1951 Kokomo High School golf team

WILDCATS: The 1951 Kokomo High School golf team consisted of Dick Dezelan, left to right, Charles Chisholm, Bill Grant, Ronnie Quinnette, Don Holt, Bob Snyder, Dick Cardwell and Jack Fell.

Last year after reading the article on Bill Grant Jr, reader Jeff Cardwell suggested I might like to talk his father Richard (Dick) Cardwell. I could sense his pride in his father’s accomplishments. It was a great suggestion and I am sure you will agree after reading this article.

First, here is a little background on Dick Cardwell. He graduated from Kokomo High School in 1951 where he was a member of the golf team. After high school, Cardwell double-majored at Indiana University in journalism and government. While there, he also lettered four years in golf and was the Big Ten long-drive champion. He proceeded to get a law degree.

After graduation, he joined a law firm and the Hoosier State Press Association where he became the general counsel. His 50-year distinguished career included being the primary author of the Indiana Open Door Law and Access to Public Records Act. He represented the newspaper industry before the Indiana General Assembly on First Amendment causes throughout much of his career. Cardwell indicated that “I represented the news media. I represented the Tribune a lot.”

But this column is about golf — and besides his high school and college accomplishments, Cardwell has an impressive résumé here also.

In high school, his teammates included Grant, Dick Dezelan, Charles Chisholm, Ron Quinnette, Don Holt, Bob Snyder and Jack Fell. While in high school he caddied at the Kokomo Country Club. The members would allow the caddies to play with their clubs on caddie’s day knowing they would take care of them.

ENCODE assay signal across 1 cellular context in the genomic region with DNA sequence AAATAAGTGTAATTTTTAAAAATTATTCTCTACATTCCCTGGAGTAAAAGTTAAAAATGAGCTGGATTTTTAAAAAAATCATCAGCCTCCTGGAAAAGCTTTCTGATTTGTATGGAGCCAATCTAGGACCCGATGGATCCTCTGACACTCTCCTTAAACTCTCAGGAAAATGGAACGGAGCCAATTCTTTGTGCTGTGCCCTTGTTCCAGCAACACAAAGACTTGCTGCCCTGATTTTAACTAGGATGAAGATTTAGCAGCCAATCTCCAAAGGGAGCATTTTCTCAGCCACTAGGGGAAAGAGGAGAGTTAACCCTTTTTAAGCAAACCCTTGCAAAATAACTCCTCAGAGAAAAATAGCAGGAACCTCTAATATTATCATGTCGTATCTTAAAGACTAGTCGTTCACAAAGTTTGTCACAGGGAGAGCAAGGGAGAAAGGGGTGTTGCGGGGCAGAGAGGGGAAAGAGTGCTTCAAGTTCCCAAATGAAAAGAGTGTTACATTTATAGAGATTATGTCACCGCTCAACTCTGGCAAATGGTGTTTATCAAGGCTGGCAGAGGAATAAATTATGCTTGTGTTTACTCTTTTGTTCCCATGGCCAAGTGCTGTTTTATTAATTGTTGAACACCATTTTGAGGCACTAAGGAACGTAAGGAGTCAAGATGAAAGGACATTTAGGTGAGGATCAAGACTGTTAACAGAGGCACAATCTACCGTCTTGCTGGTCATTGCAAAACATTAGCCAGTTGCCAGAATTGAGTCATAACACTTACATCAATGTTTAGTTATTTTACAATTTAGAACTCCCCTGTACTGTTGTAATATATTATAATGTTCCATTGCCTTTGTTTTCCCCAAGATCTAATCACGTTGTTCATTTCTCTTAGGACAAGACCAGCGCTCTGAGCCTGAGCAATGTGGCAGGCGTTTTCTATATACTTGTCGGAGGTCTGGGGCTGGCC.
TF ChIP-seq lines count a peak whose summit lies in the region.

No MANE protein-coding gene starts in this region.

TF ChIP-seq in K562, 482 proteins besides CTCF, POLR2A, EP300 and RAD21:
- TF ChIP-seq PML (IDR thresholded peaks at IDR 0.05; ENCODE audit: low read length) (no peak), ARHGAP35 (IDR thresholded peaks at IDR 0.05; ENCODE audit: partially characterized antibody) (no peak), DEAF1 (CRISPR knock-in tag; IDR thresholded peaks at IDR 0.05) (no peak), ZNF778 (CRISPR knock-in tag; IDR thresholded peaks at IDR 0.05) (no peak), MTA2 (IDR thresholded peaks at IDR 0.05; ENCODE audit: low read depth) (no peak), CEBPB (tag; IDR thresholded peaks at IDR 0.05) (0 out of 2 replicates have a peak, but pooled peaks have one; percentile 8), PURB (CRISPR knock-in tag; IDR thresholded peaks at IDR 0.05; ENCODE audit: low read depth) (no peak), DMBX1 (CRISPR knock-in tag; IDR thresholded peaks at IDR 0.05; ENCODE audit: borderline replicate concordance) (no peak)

“In Kokomo, there were a lot of good players at the Country Club. Fred Kroft was probably the best. His son Steve is on "60 Minutes." Bridane Brant was a marvelous player. Jim Young — he was a great guy. I caddied for all these guys.

“The KCC started a Caddie Council to be the liaison between the caddies and the members,” Cardwell said, and he was elected president of that. “I was a pretty good player and was doing well in the state tournaments. My dad was not a member. And next thing you know they made me a junior member — $6 a month.”

Cardwell, who will be 84 this month, is a past-president of the Indiana Golf Association having served in that leadership role in 1982 and 1983. He even wrote a golf column for the Indianapolis Times for several years. His golf handicap has ranged typically between one and three — a very fine player.

Following his term as IGA president, Golf Digest asked if he might be interested in becoming a rating panelist. This opened many doors to some of North America’s premier layouts.

Cardwell indicated that Golf Digest “would give you a list at the start of the year that would have about 300 courses on it and maybe 100 on it were new and they asked that he play as many of those as you could. They expected you to go to the ones near you. Many years I would rank up to 100 courses.”

Supported by his wife, Marcia, and a flexible schedule, Cardwell would start in March and have about four months to complete his ratings. While on the surface this sounded like a great deal — and it was, as the courses were very supportive — it typically cost Cardwell about $80 a round for travel and hotels. Cardwell’s son David is now also a Golf Digest rater.